Rotman’s topic was “Captives and Redeeming Captives in Late Antiquity: The Law and the Community,” and a crowd upwards of 30 (that’s in quantity, though I suppose also in age) read texts by Ambros, Tertullian (and more), along with rabbinic sources from the Mishna, Tosefta, and Babylonian Talmud (sources are available here).  A number of interesting trends were noted, included an apparent development in communal solidarity that turned captive redemption from a more private, family affair into a public,  community-based activity.  A connected issue that came up was the role of the state, or lack thereof, in redeeming captives.  Apparently, once you hit late antiquity Roman and Byzantine legislation forbids the state from redeeming prisoners of war.

I wonder whether the following, fascinating anecdote about Ifra Hormiz somehow reflects  those two points:

איפרהורמיז אימיה דשבור מלכא שדרה ארנקא דדינרי לקמיה דרב יוסף אמרה ליה ליהוי מצוה רבה יתיב רב יוסף וקא מעיין בה מאי ניהי מצוה רבה אמ’ ליה אביי מדתני רב שמואל בר יוסף אין פוסקין צדקה על היתומים ואפלו לפדיון שבוים שמע מינה פדיון שבוים מצוה רבה היא

Ifra Hormiz the mother of King Shapur sent a moneybag of dinars to Rav Yosef. She said to him: Let it be for a great mitzvah. Rav Yosef was sitting and looking into it –  what could be a great mitzvah?  Abaye said to him: Since Rav Shmuel b. Yosef taught that we do not levy money for charity from orphans even for the redemption of captives, it may be concluded that the redemption of captives is a great mitvah. (b. Bava Batra 8a-b; according to MS Hamburg).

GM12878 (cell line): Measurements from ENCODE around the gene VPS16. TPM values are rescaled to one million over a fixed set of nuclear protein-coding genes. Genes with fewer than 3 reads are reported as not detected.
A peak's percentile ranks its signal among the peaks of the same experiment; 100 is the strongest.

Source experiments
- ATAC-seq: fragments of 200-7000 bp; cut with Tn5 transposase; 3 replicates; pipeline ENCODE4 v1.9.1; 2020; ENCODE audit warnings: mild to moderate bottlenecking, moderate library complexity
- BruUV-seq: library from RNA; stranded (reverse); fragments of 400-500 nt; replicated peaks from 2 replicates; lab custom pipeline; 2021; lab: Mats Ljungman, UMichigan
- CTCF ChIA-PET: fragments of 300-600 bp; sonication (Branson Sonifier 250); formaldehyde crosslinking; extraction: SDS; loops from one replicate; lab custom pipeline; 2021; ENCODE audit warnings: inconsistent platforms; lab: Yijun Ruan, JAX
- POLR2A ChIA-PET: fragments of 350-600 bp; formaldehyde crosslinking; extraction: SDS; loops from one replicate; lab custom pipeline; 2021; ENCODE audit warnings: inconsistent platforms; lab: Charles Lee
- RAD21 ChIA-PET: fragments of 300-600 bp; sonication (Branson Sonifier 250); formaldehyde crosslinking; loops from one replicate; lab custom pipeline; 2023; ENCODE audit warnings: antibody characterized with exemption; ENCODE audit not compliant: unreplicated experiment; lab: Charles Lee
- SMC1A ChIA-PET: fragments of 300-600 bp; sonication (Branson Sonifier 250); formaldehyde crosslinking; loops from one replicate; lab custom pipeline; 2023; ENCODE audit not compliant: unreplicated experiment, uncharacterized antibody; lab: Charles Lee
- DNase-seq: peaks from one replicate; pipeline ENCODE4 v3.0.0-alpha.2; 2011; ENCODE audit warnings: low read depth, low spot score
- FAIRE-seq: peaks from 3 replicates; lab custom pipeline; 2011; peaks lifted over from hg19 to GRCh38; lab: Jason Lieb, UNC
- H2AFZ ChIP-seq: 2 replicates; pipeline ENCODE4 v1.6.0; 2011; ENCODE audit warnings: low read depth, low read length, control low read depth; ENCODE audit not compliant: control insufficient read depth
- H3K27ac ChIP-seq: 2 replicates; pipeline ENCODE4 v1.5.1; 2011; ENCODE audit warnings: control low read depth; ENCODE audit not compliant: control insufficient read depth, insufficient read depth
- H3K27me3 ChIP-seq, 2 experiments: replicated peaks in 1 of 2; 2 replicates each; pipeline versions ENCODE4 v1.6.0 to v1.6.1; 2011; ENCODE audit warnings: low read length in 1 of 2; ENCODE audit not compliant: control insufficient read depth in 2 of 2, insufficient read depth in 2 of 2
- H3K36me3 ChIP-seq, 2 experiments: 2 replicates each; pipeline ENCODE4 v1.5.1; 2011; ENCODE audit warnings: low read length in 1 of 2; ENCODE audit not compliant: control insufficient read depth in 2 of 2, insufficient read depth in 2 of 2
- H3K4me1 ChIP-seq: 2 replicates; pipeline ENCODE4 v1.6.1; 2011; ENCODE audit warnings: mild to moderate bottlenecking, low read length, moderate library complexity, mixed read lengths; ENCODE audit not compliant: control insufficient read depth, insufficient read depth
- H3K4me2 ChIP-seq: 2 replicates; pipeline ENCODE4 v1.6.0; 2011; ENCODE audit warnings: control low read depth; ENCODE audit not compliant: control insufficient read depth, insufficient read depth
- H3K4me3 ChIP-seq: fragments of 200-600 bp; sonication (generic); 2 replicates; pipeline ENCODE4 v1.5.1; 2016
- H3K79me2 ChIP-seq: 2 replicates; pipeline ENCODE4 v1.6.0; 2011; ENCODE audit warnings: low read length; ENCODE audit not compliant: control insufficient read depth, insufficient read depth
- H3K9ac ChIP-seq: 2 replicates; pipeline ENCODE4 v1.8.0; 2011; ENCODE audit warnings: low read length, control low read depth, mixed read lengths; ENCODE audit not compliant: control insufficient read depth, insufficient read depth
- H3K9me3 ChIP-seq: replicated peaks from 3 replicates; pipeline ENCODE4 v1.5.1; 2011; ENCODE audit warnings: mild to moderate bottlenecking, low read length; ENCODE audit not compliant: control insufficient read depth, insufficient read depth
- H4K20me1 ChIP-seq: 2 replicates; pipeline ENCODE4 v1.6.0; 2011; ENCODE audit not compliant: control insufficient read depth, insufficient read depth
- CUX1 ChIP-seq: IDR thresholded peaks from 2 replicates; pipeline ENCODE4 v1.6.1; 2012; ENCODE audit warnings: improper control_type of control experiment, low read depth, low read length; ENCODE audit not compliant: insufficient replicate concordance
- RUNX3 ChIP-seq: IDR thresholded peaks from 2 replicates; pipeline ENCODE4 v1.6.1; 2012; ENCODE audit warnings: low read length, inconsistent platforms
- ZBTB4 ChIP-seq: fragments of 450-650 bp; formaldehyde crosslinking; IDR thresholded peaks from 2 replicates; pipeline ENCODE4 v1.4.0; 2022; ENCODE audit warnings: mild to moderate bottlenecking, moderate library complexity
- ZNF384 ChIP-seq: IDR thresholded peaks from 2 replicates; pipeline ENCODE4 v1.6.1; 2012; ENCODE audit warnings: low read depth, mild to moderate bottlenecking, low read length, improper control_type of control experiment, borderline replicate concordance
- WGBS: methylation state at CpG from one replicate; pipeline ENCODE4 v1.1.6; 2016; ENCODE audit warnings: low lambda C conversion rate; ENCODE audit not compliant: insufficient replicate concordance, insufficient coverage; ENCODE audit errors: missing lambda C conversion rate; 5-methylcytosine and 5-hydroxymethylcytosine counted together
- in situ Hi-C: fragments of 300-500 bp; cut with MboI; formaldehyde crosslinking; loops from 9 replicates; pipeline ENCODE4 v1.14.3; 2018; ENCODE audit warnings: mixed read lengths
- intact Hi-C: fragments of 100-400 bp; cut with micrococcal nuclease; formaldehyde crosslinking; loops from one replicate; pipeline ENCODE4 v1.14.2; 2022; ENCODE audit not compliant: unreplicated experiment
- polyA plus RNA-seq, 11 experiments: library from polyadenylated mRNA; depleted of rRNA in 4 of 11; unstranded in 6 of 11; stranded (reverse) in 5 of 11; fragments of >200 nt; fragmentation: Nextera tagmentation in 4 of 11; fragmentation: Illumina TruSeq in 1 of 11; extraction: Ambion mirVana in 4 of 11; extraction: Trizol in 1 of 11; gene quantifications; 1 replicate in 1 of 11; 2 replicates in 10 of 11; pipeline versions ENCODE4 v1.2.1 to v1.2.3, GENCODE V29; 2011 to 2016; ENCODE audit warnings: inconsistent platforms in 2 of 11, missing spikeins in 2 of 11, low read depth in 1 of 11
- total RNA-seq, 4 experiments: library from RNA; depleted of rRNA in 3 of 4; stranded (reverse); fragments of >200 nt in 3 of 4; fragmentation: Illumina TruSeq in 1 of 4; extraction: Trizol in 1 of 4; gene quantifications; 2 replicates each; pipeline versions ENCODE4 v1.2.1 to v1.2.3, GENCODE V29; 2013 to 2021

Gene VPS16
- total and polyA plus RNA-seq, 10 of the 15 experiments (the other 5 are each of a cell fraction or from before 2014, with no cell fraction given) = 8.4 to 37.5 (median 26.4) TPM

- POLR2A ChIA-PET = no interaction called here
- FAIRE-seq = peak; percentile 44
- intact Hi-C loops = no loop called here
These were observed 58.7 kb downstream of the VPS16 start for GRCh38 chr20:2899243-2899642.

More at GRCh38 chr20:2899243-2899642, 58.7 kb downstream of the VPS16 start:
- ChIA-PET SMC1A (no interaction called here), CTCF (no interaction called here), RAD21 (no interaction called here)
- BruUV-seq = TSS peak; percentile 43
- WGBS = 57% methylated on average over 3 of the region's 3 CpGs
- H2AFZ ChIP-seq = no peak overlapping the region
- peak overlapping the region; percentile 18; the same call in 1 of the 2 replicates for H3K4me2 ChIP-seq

The story is fascinating for a number of reasons. But in the meantime it is noteworthy that the talmudic storyteller has the queen-mother essentially delegating (and funding) rabbis to redeem (Jewish?) captives – as opposed to having the Sasanian state take care of it by itself. And it is the rabbis as a group who are in charge of captive redemption – as we also find at b. Taan 22a, where a case of captive redemption (apparently – though see the MSS) “visits upon” the rabbis, again apparently as a group.

Next up is Prof. Shaul Shaked, who will be speaking on January 3rd on “Zoroastrianism: A Religion of the Book.” For that I leave you with the following, thought-provoking picture – courtesy of my friend Dan Sheffield who has been digitizing a treasure-trove of photograph’s by the late Mary Boyce.

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Announcements, English

Pet Projects

I am involved in two new and exciting projects at Hebrew U that although at some distance from academic Talmud, may be of interest to some readers of this blog.  The first is the Group for the Study of Late Antiquity organized by Uriel Simonsohn and I.  This is a series of working seminars for late antiquists at Hebrew U and other Israeli universities to get together, read texts and discuss new research projects over wine and cheese.  Each meeting will be lead by a different scholar working on a different corner  of the field.  The first meeting will be held next week on Wednesday November 30.

With Domenico Agostini and Eva Kiesele I also have begun a project of reading and translating a fascinating Middle Persian text entitled Zand ­fragard ī jud-dēw-dād.  This text lay languishing in manuscript (and facsimile) until quite recently, when Goetz Koenig discussed it at an Iranian studies conference, and Yaakov Elman, P. Oktor Skjaervo, Mahnaz Moazami, Yishai Kiel, and I were drawn to it – mainly  on account of its legal sophistication. This is a work that bears some as yet undefined relationship to the Pahlavi Videvdad – a Zoroastrian Middle Persian translation and “midrash” on an Avestan book of that name largely concerned with the laws of ritual impurity. Aside from its rabbinic-like legal conceptualization and reasoning, I have already written about its great potential for illuminating the way in which Middle Persian texts were redacted during the Sasanian and early Islamic period, and perhaps even the Bavli. Before anything, however, we need to carefully read through all 250 pages of it.